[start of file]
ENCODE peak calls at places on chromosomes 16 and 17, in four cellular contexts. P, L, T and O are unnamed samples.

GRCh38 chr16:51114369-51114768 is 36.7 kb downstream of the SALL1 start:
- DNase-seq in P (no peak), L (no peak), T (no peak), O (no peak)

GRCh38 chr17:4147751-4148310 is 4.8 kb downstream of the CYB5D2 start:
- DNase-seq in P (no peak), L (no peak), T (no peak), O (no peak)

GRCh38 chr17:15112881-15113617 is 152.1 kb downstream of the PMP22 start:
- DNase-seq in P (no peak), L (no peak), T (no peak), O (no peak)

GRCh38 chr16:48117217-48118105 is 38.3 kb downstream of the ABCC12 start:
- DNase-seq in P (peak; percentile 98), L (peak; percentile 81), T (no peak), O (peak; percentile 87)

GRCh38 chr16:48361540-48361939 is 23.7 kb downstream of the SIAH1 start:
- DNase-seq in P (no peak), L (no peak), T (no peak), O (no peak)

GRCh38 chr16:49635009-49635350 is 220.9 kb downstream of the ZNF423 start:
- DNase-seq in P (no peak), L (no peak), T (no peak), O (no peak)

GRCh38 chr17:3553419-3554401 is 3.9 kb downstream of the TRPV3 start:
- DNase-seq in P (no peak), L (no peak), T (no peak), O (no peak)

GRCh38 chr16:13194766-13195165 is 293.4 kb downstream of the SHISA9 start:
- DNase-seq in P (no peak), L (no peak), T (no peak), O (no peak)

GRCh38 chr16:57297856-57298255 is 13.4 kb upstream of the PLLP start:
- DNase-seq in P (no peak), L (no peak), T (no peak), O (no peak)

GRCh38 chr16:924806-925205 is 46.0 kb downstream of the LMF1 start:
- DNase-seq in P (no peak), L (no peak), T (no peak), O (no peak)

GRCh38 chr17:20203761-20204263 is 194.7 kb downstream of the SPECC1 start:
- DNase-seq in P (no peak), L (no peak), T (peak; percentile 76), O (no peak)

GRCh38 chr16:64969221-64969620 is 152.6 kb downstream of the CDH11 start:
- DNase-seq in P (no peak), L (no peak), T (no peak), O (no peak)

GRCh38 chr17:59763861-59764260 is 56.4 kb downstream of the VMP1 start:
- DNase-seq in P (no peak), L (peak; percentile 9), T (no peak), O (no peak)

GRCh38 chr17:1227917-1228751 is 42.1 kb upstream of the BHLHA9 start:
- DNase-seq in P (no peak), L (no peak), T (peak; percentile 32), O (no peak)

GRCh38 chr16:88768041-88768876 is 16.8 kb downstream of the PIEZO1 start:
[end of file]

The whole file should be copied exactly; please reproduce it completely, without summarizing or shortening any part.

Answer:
ENCODE peak calls at places on chromosomes 16 and 17, in four cellular contexts. P, L, T and O are unnamed samples.

GRCh38 chr16:51114369-51114768 is 36.7 kb downstream of the SALL1 start:
- DNase-seq in P (no peak), L (no peak), T (no peak), O (no peak)

GRCh38 chr17:4147751-4148310 is 4.8 kb downstream of the CYB5D2 start:
- DNase-seq in P (no peak), L (no peak), T (no peak), O (no peak)

GRCh38 chr17:15112881-15113617 is 152.1 kb downstream of the PMP22 start:
- DNase-seq in P (no peak), L (no peak), T (no peak), O (no peak)

GRCh38 chr16:48117217-48118105 is 38.3 kb downstream of the ABCC12 start:
- DNase-seq in P (peak; percentile 98), L (peak; percentile 81), T (no peak), O (peak; percentile 87)

GRCh38 chr16:48361540-48361939 is 23.7 kb downstream of the SIAH1 start:
- DNase-seq in P (no peak), L (no peak), T (no peak), O (no peak)

GRCh38 chr16:49635009-49635350 is 220.9 kb downstream of the ZNF423 start:
- DNase-seq in P (no peak), L (no peak), T (no peak), O (no peak)

GRCh38 chr17:3553419-3554401 is 3.9 kb downstream of the TRPV3 start:
- DNase-seq in P (no peak), L (no peak), T (no peak), O (no peak)

GRCh38 chr16:13194766-13195165 is 293.4 kb downstream of the SHISA9 start:
- DNase-seq in P (no peak), L (no peak), T (no peak), O (no peak)

GRCh38 chr16:57297856-57298255 is 13.4 kb upstream of the PLLP start:
- DNase-seq in P (no peak), L (no peak), T (no peak), O (no peak)

GRCh38 chr16:924806-925205 is 46.0 kb downstream of the LMF1 start:
- DNase-seq in P (no peak), L (no peak), T (no peak), O (no peak)

GRCh38 chr17:20203761-20204263 is 194.7 kb downstream of the SPECC1 start:
- DNase-seq in P (no peak), L (no peak), T (peak; percentile 76), O (no peak)

GRCh38 chr16:64969221-64969620 is 152.6 kb downstream of the CDH11 start:
- DNase-seq in P (no peak), L (no peak), T (no peak), O (no peak)

GRCh38 chr17:59763861-59764260 is 56.4 kb downstream of the VMP1 start:
- DNase-seq in P (no peak), L (peak; percentile 9), T (no peak), O (no peak)

GRCh38 chr17:1227917-1228751 is 42.1 kb upstream of the BHLHA9 start:
- DNase-seq in P (no peak), L (no peak), T (peak; percentile 32), O (no peak)

GRCh38 chr16:88768041-88768876 is 16.8 kb downstream of the PIEZO1 start: